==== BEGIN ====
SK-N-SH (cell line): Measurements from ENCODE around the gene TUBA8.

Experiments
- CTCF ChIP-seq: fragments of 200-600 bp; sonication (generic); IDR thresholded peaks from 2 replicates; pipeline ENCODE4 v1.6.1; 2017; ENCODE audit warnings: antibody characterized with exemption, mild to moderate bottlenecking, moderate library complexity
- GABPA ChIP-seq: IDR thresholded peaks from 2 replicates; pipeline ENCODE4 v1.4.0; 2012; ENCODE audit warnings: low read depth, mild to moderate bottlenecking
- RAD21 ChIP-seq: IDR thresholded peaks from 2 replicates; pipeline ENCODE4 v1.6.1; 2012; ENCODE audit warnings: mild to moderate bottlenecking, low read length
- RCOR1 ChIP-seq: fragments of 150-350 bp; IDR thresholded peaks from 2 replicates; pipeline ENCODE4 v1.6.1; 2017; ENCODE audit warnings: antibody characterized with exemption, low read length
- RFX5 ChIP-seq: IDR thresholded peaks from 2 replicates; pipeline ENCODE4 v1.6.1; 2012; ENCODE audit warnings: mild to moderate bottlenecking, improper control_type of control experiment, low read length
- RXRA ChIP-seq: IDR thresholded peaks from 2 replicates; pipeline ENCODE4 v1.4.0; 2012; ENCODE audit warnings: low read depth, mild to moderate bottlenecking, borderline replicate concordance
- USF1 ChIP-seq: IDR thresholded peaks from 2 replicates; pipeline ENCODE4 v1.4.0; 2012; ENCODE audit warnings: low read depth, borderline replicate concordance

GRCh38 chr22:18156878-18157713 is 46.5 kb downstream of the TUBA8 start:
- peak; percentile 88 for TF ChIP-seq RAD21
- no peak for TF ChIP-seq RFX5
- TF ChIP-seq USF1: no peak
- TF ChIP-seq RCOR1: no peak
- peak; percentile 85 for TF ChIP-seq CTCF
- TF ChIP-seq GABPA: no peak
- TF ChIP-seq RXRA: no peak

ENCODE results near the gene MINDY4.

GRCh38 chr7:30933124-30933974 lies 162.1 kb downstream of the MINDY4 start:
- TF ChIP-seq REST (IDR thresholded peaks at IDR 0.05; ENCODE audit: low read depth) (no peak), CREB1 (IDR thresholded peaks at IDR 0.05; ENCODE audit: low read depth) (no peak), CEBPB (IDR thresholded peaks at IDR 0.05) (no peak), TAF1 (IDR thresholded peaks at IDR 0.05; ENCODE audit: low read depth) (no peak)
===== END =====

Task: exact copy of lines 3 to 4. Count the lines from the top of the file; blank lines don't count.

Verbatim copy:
- CTCF ChIP-seq: fragments of 200-600 bp; sonication (generic); IDR thresholded peaks from 2 replicates; pipeline ENCODE4 v1.6.1; 2017; ENCODE audit warnings: antibody characterized with exemption, mild to moderate bottlenecking, moderate library complexity
- GABPA ChIP-seq: IDR thresholded peaks from 2 replicates; pipeline ENCODE4 v1.4.0; 2012; ENCODE audit warnings: low read depth, mild to moderate bottlenecking